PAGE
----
The complex and deadly world of eating disorders

Connected coverage - selected articles on trends, challenges and controversies in the changing world of medicine

Posted July 23, 2012

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Eating disorders such as bulimia and anorexia are not just the domain of high school girls and college-age women. Public health experts for years have been urging physicians to look beyond the usual suspects when diagnosing patients with the disorders. American Medical News has covered numerous aspects of how these illnesses are recognized and treated in a wide range of patient types — and how too often the conditions continue to go unnoticed even by trained professionals.

Eating disorders an increasing problem in older women

More than a decade ago, it was a relative rarity for psychiatrists and other doctors to encounter a middle-age or older woman with an eating disorder. But new research concludes that a majority of people in this demographic have weight anxieties that can lead to serious disorders, and physicians in the field say they're increasingly diagnosing older women with the diseases. Read more

Look beyond stereotypes to spot patients with eating disorders

National data showed that women ages 19 to 30 still made up the largest group of people hospitalized for eating disorders, but there were spikes for men, younger boys and girls, and older people. One theory for the rise among young children: In their effort to combat childhood obesity, physicians and others inadvertently may trigger disorders in those with genetic predispositions. Read more

The changing face of anorexia

Societal influences — skeletal fashion models, pro-anorexia websites, obsession with thinness in the war on obesity — have affected patients of all genders, ages, races and backgrounds who are vulnerable to eating disorders. Recognizing complex warning signs and appropriately treating patients who might insist they have no problems can be the difference between life and death by starvation or suicide. Read more

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Confronting bias against obese patients

Medical educators are starting to raise awareness about how weight-related stigma can impair patient-physician communication and the treatment of obesity. Read story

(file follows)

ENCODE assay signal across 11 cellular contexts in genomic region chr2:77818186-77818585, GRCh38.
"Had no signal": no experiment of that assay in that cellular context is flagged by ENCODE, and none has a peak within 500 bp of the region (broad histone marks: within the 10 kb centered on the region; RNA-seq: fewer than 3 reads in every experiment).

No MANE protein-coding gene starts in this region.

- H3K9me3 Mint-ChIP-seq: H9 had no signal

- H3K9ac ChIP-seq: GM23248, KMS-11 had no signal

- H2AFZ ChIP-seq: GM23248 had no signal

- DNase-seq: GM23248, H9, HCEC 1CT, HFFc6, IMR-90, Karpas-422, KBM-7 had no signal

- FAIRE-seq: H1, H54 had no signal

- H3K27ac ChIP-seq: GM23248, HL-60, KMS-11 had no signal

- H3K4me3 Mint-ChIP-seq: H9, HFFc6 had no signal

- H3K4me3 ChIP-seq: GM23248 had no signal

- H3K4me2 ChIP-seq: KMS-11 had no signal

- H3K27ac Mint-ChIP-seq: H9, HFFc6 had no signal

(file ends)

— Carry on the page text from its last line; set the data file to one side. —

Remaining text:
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American Medical News is ceasing publication after 55 years of serving physicians by keeping them informed of their rapidly changing profession. Read story

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Policing medical practice employees after work

Doctors can try to regulate staff actions outside the office, but they must watch what they try to stamp out and how they do it. Read story

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Diabetes prevention: Set on a course for lifestyle change

The YMCA's evidence-based program is helping prediabetic patients eat right, get active and lose weight. Read story

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Medicaid's muddled preventive care picture

The health system reform law promises no-cost coverage of a lengthy list of screenings and other prevention services, but some beneficiaries still might miss out. Read story

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How to get tax breaks for your medical practice

Federal, state and local governments offer doctors incentives because practices are recognized as economic engines. But physicians must know how and where to find them. Read story

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Advance pay ACOs: A down payment on Medicare's future

Accountable care organizations that pay doctors up-front bring practice improvements, but it's unclear yet if program actuaries will see a return on investment. Read story

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Physician liability: Your team, your legal risk

When health care team members drop the ball, it's often doctors who end up in court. How can physicians improve such care and avoid risks? Read story

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